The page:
No matter the sport, season, a team’s previous record, who graduated, who didn’t — any of the various other determinants of a team’s success — there will be uncertainty at the onset of the year for every team. It’s inevitable, and it inevitably leads to questions a coach will hope to have answered early in the season.
The most pressing question this fall facing coach Becky Ronquillo and her Damascus High School girls’ volleyball team, a 12-4 Class 3A West Region semifinalist last season, is how to fill the gaping hole left behind by Autumn Jenkins.
Jenkins, now a freshman at the University of Delaware, was the Swarmin’ Hornets’ go-to hitter last season, racking up 166 kills at a 48.4 percent clip. On Monday visiting reigning 4A West region and division champion Walter Johnson, Ronquillo found her answer and then some in what became a 3-0 (25-22, 25-16, 25-11) sweep over the Wildcats. The solution, as senior setter Carly Marella would point out after she dished out 17 assists in the surprisingly casual victory, was that the Swarmin’ Hornets didn’t try to mold one of their hitters into another Jenkins, they simply played to each of their different strengths, taking the problem down by committee.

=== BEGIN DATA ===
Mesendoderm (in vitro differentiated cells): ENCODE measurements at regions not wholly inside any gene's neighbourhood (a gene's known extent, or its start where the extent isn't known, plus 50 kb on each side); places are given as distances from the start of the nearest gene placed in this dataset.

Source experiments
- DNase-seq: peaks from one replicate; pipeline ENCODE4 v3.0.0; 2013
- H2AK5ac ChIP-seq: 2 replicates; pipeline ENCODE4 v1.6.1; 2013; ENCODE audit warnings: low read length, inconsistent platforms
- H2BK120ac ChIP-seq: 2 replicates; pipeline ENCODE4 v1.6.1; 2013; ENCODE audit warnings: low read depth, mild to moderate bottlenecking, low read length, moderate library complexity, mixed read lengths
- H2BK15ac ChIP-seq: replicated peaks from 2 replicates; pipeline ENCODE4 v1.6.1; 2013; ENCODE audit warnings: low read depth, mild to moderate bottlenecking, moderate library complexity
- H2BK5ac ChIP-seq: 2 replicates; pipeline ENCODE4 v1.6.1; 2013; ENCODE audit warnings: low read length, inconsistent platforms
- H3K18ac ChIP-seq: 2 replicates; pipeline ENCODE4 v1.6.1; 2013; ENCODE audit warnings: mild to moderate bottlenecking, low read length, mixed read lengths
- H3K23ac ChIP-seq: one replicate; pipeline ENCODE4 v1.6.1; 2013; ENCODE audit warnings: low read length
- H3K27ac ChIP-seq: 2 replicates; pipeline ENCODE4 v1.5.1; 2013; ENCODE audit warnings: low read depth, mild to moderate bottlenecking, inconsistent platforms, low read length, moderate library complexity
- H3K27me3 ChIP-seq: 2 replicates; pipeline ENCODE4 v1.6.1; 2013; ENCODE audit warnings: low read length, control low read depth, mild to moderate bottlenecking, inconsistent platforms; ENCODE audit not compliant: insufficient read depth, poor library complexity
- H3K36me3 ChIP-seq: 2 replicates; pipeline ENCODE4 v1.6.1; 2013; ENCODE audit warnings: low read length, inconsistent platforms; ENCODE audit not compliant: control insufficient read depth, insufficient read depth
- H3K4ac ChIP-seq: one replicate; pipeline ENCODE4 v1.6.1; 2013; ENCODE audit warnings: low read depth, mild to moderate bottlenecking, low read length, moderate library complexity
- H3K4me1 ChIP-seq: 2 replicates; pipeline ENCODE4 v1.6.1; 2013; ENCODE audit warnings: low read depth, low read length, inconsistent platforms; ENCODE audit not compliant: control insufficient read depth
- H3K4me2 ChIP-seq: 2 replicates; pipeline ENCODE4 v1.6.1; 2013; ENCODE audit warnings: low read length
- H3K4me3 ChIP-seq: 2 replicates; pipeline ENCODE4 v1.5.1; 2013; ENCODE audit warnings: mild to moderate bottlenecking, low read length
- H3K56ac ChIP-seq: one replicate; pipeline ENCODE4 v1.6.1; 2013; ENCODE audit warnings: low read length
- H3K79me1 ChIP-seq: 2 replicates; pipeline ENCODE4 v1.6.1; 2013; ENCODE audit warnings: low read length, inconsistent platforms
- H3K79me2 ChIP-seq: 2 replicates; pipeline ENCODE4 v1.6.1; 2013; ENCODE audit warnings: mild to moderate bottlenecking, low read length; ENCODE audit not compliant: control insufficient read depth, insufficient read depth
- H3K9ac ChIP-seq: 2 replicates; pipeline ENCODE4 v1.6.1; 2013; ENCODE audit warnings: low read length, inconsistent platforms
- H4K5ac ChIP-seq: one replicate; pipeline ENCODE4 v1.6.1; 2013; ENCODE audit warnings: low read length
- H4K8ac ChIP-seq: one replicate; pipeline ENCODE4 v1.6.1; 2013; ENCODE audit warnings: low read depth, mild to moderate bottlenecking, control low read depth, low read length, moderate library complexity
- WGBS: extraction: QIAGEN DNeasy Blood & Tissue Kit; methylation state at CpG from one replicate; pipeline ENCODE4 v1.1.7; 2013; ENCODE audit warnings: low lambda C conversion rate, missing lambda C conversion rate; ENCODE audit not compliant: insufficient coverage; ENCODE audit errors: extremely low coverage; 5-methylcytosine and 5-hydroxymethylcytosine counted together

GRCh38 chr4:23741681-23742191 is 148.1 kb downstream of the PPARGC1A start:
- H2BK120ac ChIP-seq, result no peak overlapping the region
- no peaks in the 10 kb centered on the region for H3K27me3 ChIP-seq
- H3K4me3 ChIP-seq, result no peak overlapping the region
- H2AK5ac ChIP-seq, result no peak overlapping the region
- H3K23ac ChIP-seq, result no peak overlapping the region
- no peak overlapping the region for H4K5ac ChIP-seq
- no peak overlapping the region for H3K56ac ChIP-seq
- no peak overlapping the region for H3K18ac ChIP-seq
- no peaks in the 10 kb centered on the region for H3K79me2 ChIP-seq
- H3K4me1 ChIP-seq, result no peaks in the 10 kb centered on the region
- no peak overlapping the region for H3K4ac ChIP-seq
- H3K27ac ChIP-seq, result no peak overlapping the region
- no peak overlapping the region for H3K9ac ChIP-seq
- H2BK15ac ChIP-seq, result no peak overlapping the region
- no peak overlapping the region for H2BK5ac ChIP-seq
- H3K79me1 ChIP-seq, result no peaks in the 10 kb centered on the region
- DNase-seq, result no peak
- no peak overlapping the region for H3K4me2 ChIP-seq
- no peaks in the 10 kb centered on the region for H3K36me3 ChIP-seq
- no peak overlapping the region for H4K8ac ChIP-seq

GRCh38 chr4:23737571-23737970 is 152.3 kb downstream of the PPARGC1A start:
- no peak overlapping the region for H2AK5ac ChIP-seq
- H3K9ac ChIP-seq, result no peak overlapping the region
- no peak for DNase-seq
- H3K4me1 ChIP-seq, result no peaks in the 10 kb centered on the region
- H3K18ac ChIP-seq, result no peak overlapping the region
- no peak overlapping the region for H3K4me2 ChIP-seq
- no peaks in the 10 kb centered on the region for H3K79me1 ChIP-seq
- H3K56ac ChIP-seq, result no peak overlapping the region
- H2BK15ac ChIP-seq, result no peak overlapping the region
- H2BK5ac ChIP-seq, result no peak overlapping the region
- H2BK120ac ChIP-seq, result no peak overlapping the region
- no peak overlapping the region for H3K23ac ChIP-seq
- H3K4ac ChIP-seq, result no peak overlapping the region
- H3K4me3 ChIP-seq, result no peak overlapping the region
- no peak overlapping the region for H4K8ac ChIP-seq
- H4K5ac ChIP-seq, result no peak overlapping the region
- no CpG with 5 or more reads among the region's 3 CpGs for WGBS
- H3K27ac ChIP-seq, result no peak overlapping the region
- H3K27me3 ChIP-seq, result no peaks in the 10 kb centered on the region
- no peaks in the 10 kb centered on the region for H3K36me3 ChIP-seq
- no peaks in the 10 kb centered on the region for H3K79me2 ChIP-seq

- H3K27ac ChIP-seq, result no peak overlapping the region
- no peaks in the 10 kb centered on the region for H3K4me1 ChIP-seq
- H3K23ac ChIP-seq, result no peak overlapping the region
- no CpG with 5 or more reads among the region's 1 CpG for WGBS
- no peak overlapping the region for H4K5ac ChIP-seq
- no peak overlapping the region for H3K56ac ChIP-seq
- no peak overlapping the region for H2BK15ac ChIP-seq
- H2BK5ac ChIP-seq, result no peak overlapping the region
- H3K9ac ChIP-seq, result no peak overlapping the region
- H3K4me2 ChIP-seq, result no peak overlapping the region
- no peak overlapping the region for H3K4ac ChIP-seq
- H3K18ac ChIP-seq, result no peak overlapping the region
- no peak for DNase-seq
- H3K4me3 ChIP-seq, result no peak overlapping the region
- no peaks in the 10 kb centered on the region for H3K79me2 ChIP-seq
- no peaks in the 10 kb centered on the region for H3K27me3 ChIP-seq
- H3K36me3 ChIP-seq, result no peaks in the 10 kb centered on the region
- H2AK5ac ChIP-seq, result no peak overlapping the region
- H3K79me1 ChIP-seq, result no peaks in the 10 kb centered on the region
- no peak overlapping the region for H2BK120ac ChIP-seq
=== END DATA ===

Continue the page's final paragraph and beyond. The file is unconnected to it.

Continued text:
“Autumn would put a ball down anytime she had one, but they are taking on that role. ... It was a nice kind of jumpstart into the season,” Ronquillo said. “Carly’s hands were on point today, Alex [Nelligan], she was putting them down whether she was either outside or right. She kept going across so I was impressed. And Annika [Schwartz], my other outside, she was very good too.”
Each of Marella’s primary targets come armed with their own little niche and on Monday each found resounding success. There is lefty captain Madison Wyatt, who finished the day with a team-high 10 kills and as many aces. Then, on the outside, there is Schwartz with the cannon dangling off her right shoulder, and Nelligan, a co-captain alongside Wyatt. Together, the trio totaled 26 kills, 17 digs and 13 aces, more than double the amount of kills of Walter Johnson’s entire team.
“It was interesting at first,” Wyatt said. “I’ve been playing club with Autumn since I was 12, but Alex Nelligan and I, the two captains, have been able to step up and fill her shoes. There’s tons of options. You can find us front row, back row, right side — look around and there we are.”
To the Wildcats’ credit, they were playing without top returner Brigid Morris, who was out with a concussion, and, according to coach Bill Morris, had also graduated seven of their other top eight players from last year’s 17-2 team. Damascus, meanwhile, was playing full strength and looked very much the part. Ronquillo’s squad goes well past her four studs, from sophomore blocker Suzanne Brady (six kills, five blocks) to junior back liner Megan Adams, who chipped in with three digs, third on the team to Marella (six) and Schwartz (11).
“That’s hard to explain,” Marella said of how she decides who to set. “It’s just being a setter. You just got to watch the block on the other side to see where the other block is and you just go where they’re not and you can just tell. It all has to fall in the right way.”
On Monday, whether off the left hand of Wyatt or the rights of either Schwartz or Nelligan, the ball seemed to be falling whichever way Marella wanted it to.